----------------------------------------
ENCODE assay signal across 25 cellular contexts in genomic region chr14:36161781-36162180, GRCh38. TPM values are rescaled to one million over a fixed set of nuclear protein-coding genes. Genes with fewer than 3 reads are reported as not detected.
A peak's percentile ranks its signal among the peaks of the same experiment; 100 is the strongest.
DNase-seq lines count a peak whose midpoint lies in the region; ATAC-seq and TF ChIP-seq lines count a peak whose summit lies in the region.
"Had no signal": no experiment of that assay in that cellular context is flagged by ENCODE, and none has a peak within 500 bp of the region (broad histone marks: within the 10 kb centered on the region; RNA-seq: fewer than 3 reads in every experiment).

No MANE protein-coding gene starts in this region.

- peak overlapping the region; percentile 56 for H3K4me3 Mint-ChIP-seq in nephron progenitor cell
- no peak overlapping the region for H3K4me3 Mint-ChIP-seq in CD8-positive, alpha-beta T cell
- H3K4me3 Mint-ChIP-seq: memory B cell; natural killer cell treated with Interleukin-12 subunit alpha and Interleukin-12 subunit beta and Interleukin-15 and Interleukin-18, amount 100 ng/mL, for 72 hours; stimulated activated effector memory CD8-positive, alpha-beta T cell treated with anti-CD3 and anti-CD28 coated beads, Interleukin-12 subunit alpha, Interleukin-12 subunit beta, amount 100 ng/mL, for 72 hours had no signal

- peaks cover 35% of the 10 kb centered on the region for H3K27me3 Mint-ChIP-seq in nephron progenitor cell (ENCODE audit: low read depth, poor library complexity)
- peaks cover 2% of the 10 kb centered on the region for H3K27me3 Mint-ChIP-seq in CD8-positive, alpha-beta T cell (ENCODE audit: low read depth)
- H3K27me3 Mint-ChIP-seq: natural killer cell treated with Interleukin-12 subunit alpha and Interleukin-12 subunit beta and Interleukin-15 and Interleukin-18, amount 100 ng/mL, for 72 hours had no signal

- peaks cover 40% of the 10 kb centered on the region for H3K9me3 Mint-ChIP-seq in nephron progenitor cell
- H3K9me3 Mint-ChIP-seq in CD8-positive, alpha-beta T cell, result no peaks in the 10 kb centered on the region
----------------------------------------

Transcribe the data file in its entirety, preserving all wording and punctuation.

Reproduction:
ENCODE assay signal across 25 cellular contexts in genomic region chr14:36161781-36162180, GRCh38. TPM values are rescaled to one million over a fixed set of nuclear protein-coding genes. Genes with fewer than 3 reads are reported as not detected.
A peak's percentile ranks its signal among the peaks of the same experiment; 100 is the strongest.
DNase-seq lines count a peak whose midpoint lies in the region; ATAC-seq and TF ChIP-seq lines count a peak whose summit lies in the region.
"Had no signal": no experiment of that assay in that cellular context is flagged by ENCODE, and none has a peak within 500 bp of the region (broad histone marks: within the 10 kb centered on the region; RNA-seq: fewer than 3 reads in every experiment).

No MANE protein-coding gene starts in this region.

- peak overlapping the region; percentile 56 for H3K4me3 Mint-ChIP-seq in nephron progenitor cell
- no peak overlapping the region for H3K4me3 Mint-ChIP-seq in CD8-positive, alpha-beta T cell
- H3K4me3 Mint-ChIP-seq: memory B cell; natural killer cell treated with Interleukin-12 subunit alpha and Interleukin-12 subunit beta and Interleukin-15 and Interleukin-18, amount 100 ng/mL, for 72 hours; stimulated activated effector memory CD8-positive, alpha-beta T cell treated with anti-CD3 and anti-CD28 coated beads, Interleukin-12 subunit alpha, Interleukin-12 subunit beta, amount 100 ng/mL, for 72 hours had no signal

- peaks cover 35% of the 10 kb centered on the region for H3K27me3 Mint-ChIP-seq in nephron progenitor cell (ENCODE audit: low read depth, poor library complexity)
- peaks cover 2% of the 10 kb centered on the region for H3K27me3 Mint-ChIP-seq in CD8-positive, alpha-beta T cell (ENCODE audit: low read depth)
- H3K27me3 Mint-ChIP-seq: natural killer cell treated with Interleukin-12 subunit alpha and Interleukin-12 subunit beta and Interleukin-15 and Interleukin-18, amount 100 ng/mL, for 72 hours had no signal

- peaks cover 40% of the 10 kb centered on the region for H3K9me3 Mint-ChIP-seq in nephron progenitor cell
- H3K9me3 Mint-ChIP-seq in CD8-positive, alpha-beta T cell, result no peaks in the 10 kb centered on the region